• #10
                    I have 5 acres all topped with tape. I would not use it again. The tiny wires in the tape break over time and you have a fence that is not very effective. Wind is also hard on the tape. The tape also gets mildewed.

                    I have been replacing sections with electrobraid, and like it so far.

                    As for t-post caps, the best seem to be the sleeve kinds. We had a cross fence capped with the mushroom kinds that hold the fencing, and a horse ran hard into the fence. The force of him hitting the tape popped the t-post caps off a section, and very sadly he was impaled in the chest and had to be put down.

                    If you use t posts, I suggest using the long ones so that once they are pounded in, the tops are 5-6' high. Ours were 4' high, huge mistake. If you use mushroom caps and string fence through them, epoxy each cap to the tpost so that it doesn't come off easily.


                    • #11
                      I've used the Horseguard tape with t-post caps (not covers) for 2.5 years and been delighted with it. When I was shopping fencing I did like the appearance of the post covers, but ultimately decided for me they weren't worth the cost. YMMV. An occasional pasture incident has required replacement of a few caps but the horses stay where they belong and the tape stays intact. Whether to use t-posts or wood depends on where you are. It is very rocky here and while setting t-posts wasn't a walk in the park, placing wood posts would have been at least 10x more difficult. If you decide on t-posts get the best you can afford. The cheapest ones are brittle and snap off fairly easily.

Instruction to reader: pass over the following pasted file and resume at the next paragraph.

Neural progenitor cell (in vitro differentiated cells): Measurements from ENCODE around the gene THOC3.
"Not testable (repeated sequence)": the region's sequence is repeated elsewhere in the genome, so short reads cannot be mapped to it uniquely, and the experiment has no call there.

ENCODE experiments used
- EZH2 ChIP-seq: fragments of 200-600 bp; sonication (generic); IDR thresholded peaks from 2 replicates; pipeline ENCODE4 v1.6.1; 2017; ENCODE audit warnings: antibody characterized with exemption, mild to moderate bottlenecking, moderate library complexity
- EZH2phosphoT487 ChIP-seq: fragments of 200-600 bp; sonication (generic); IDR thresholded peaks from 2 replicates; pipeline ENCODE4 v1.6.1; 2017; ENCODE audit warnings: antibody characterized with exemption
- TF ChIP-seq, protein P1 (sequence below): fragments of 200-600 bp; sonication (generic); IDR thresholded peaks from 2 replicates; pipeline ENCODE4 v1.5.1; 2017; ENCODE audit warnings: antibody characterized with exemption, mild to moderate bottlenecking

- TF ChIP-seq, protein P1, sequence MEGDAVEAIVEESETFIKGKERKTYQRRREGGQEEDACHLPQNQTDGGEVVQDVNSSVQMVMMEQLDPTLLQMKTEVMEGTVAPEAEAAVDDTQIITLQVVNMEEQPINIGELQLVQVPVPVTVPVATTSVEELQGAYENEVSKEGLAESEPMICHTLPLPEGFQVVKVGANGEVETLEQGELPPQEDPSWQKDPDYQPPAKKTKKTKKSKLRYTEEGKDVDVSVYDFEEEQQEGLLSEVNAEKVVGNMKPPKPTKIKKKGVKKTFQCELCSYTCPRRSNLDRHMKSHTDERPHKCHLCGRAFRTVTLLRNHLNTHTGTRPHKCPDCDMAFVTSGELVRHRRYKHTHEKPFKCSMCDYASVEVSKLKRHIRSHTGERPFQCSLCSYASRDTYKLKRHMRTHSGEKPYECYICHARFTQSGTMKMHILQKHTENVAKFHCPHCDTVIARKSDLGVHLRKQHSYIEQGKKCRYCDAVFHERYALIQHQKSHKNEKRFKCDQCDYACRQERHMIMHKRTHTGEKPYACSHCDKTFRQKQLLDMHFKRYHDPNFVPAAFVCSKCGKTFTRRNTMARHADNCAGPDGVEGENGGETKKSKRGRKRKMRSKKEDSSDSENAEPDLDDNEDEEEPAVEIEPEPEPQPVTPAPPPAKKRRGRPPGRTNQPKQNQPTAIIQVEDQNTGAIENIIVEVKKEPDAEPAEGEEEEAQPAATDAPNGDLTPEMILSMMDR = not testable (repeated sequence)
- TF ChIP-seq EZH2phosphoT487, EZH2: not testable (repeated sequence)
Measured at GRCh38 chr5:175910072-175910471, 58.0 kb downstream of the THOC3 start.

Proud adopter of Win
                      Days End Farm Horse Rescue
                      Protection for Horses - Education for People


                      • #12
                        We have some Horseguard tape with t post caps. Love it, easy to re-stretch if need be. If you install it correctly I think you will really like it. Ours is 6 years old. Good luck.
                        Quality Hunter Ponies


                        • #13
                          NOT all electric tapes are made the same!

                          Yes, there are very uv-sensitive tapes that don't last long at all.

                          My HG is right at 7 years old and looks like it did when I put it up. Most of it is in the searing sun all day long. Most of that is exposed to any and all wind we get which, at the top of a hill with no real windbreaks, can be a lot. If we were in windier/more often windy conditions, I would have set my fence posts closer together. As it is, they are about 15' apart and this works very well.

                          The stuff that's in the shade all the time has some mildew on it which I need to get off, but ANYthing in that condition would be the same.
                          The CoTH CYA - please consult w/your veterinarian under any and all circumstances. - ET


                          • #14
                            My Horseguard is about 10 years old. The tape has held up well; the insulators and plastic straps that attach them to the t-posts, not so much. I've replaced some of the straps with bundle straps from Lowe's, using more of them per insulator. I also find that some type of animal likes to chew on the insulators on the bottom strand, go figure. I also have an occasional bottom or middle strand torn off the t-post; I suspect coyotes or bears on that. Some of the tape is engulfed in moss/lichen growth, but it still does it's job (this is not in a publicly visible area).